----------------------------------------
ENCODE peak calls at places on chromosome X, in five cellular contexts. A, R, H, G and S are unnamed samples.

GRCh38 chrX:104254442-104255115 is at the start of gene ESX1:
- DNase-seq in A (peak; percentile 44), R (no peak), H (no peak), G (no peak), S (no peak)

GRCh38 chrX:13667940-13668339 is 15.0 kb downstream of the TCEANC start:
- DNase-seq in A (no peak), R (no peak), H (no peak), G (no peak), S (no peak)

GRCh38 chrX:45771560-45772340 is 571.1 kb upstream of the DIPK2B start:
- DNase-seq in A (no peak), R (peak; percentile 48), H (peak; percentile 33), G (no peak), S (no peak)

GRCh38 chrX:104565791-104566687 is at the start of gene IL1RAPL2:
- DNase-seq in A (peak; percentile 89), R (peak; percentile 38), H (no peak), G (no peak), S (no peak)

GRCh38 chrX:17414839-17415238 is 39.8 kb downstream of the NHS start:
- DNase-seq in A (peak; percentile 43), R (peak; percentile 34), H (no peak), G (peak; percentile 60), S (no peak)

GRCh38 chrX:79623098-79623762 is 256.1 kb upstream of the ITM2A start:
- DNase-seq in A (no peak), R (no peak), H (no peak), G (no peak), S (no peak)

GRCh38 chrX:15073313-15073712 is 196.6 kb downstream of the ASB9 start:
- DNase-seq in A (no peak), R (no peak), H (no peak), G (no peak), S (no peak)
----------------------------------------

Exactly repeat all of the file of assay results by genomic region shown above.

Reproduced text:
ENCODE peak calls at places on chromosome X, in five cellular contexts. A, R, H, G and S are unnamed samples.

GRCh38 chrX:104254442-104255115 is at the start of gene ESX1:
- DNase-seq in A (peak; percentile 44), R (no peak), H (no peak), G (no peak), S (no peak)

GRCh38 chrX:13667940-13668339 is 15.0 kb downstream of the TCEANC start:
- DNase-seq in A (no peak), R (no peak), H (no peak), G (no peak), S (no peak)

GRCh38 chrX:45771560-45772340 is 571.1 kb upstream of the DIPK2B start:
- DNase-seq in A (no peak), R (peak; percentile 48), H (peak; percentile 33), G (no peak), S (no peak)

GRCh38 chrX:104565791-104566687 is at the start of gene IL1RAPL2:
- DNase-seq in A (peak; percentile 89), R (peak; percentile 38), H (no peak), G (no peak), S (no peak)

GRCh38 chrX:17414839-17415238 is 39.8 kb downstream of the NHS start:
- DNase-seq in A (peak; percentile 43), R (peak; percentile 34), H (no peak), G (peak; percentile 60), S (no peak)

GRCh38 chrX:79623098-79623762 is 256.1 kb upstream of the ITM2A start:
- DNase-seq in A (no peak), R (no peak), H (no peak), G (no peak), S (no peak)

GRCh38 chrX:15073313-15073712 is 196.6 kb downstream of the ASB9 start:
- DNase-seq in A (no peak), R (no peak), H (no peak), G (no peak), S (no peak)